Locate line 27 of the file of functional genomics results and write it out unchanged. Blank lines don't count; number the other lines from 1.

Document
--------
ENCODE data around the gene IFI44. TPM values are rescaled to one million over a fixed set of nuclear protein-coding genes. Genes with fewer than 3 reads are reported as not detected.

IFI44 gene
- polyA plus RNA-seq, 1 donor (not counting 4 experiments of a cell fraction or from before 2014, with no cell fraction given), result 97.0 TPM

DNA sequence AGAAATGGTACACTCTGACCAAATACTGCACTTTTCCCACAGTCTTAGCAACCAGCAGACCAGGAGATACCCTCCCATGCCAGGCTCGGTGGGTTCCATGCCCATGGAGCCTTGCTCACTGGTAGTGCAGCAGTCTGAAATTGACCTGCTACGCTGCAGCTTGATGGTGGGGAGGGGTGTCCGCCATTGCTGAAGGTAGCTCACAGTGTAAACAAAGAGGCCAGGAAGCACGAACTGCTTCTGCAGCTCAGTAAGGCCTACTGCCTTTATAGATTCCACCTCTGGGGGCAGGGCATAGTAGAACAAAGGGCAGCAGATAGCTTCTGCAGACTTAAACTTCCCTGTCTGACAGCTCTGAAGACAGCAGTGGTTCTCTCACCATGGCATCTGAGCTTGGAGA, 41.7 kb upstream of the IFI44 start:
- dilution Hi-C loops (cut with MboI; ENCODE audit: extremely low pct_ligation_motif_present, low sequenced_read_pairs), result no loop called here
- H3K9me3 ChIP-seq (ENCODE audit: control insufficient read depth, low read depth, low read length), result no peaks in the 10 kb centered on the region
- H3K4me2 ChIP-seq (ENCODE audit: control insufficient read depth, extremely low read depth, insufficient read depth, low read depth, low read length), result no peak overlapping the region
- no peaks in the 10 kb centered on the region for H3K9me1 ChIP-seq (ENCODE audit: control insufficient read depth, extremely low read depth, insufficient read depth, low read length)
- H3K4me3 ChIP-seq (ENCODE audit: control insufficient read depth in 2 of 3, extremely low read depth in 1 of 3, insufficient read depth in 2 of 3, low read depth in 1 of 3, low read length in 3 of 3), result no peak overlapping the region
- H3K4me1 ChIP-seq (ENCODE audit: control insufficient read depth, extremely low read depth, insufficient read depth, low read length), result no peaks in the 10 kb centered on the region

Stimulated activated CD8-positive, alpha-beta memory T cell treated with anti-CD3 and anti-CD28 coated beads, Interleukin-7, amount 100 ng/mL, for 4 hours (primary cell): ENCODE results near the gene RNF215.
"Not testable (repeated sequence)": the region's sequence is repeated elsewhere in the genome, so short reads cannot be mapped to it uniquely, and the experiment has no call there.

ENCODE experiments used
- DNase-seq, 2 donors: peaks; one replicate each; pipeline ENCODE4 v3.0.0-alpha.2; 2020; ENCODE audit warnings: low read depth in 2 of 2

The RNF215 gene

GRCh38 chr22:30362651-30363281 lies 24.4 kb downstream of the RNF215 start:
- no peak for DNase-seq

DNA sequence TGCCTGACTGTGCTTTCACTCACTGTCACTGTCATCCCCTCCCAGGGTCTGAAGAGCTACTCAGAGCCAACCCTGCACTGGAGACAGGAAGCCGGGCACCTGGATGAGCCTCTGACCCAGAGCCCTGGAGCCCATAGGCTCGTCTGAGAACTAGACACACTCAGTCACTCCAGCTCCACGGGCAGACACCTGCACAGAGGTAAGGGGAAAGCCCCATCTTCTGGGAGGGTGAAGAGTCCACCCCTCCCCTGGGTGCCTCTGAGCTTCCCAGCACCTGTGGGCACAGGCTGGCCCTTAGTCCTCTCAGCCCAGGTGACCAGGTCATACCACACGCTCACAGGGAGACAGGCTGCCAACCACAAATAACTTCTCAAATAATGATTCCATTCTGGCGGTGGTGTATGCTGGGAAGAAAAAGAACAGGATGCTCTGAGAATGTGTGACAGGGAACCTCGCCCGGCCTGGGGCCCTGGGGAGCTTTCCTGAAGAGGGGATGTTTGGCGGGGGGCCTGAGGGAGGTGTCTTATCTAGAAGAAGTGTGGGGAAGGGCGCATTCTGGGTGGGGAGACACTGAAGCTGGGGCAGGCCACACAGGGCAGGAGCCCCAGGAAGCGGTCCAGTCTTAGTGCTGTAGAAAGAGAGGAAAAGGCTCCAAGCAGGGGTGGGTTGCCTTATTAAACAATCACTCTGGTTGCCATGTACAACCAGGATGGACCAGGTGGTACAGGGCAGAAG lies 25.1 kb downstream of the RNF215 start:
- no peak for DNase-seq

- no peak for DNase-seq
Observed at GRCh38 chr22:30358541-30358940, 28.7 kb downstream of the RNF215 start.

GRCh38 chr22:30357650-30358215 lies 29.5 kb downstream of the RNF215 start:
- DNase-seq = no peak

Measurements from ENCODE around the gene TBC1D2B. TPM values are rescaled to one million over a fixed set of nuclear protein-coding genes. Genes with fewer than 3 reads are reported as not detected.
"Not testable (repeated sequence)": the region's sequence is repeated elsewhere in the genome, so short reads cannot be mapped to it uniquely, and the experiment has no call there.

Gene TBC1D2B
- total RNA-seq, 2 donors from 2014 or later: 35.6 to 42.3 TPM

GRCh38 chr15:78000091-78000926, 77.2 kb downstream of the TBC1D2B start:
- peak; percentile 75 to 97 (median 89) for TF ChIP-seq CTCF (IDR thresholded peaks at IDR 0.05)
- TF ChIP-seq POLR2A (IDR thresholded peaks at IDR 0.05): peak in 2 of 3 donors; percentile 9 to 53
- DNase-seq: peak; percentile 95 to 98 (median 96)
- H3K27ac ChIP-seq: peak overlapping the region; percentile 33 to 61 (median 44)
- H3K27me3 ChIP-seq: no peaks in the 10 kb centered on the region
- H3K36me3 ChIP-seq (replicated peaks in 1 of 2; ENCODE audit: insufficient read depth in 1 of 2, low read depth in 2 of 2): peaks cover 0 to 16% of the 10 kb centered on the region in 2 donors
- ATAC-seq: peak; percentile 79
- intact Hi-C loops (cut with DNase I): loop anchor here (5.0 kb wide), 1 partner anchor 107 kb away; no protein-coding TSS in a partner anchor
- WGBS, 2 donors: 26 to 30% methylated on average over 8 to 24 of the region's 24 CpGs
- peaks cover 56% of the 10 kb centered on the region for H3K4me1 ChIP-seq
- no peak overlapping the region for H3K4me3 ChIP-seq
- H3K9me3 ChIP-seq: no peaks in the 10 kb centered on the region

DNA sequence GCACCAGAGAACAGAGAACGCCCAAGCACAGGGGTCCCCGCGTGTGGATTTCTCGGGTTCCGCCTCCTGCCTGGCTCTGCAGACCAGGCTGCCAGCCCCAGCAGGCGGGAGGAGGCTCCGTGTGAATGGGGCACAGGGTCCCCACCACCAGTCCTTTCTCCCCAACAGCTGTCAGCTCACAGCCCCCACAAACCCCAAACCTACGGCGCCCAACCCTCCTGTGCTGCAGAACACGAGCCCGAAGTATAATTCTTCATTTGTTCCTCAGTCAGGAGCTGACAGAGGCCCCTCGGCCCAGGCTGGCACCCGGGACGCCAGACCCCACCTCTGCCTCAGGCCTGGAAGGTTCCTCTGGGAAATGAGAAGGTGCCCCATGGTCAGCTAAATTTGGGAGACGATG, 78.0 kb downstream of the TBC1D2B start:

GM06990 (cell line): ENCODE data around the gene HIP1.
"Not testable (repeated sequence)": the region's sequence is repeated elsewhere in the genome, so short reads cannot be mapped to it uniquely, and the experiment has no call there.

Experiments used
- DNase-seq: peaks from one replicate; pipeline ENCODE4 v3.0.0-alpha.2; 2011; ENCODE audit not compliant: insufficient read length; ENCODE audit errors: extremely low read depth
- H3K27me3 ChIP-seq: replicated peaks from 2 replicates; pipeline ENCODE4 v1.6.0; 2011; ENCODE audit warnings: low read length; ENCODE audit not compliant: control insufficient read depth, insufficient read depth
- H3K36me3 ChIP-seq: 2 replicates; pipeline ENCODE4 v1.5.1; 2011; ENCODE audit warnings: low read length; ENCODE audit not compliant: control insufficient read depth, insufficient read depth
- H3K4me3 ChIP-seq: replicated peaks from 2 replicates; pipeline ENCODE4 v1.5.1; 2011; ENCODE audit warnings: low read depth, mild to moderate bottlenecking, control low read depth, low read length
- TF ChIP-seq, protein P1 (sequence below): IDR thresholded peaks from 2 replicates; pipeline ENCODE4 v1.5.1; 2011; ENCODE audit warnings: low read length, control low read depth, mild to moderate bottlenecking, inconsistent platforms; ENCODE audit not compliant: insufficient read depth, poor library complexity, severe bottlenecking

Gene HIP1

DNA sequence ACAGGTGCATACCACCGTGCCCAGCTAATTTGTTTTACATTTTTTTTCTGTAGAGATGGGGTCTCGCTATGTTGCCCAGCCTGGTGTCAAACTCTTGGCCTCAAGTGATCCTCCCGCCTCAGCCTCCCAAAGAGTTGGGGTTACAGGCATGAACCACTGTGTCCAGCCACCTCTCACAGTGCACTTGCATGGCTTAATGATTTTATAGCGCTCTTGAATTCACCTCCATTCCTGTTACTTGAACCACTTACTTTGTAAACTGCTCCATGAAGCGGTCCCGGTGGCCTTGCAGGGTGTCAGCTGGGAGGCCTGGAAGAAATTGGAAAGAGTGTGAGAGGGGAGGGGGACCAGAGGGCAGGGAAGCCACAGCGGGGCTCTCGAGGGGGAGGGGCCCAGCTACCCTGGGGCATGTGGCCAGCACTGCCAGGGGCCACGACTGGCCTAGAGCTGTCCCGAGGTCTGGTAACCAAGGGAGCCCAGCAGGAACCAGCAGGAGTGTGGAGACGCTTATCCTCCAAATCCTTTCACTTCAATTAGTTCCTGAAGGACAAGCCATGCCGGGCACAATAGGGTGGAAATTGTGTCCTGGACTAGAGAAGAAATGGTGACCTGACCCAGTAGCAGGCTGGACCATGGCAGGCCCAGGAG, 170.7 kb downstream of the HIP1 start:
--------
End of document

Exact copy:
- total RNA-seq, 2 donors from 2014 or later: 35.6 to 42.3 TPM